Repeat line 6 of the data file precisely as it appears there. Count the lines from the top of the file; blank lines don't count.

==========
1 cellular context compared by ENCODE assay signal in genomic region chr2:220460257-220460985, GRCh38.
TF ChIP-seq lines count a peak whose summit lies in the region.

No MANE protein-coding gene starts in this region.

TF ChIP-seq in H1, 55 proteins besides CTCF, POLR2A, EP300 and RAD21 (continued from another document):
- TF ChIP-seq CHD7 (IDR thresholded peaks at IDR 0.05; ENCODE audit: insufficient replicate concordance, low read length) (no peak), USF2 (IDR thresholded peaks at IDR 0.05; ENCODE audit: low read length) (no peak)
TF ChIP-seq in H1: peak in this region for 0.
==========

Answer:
TF ChIP-seq in H1: peak in this region for 0.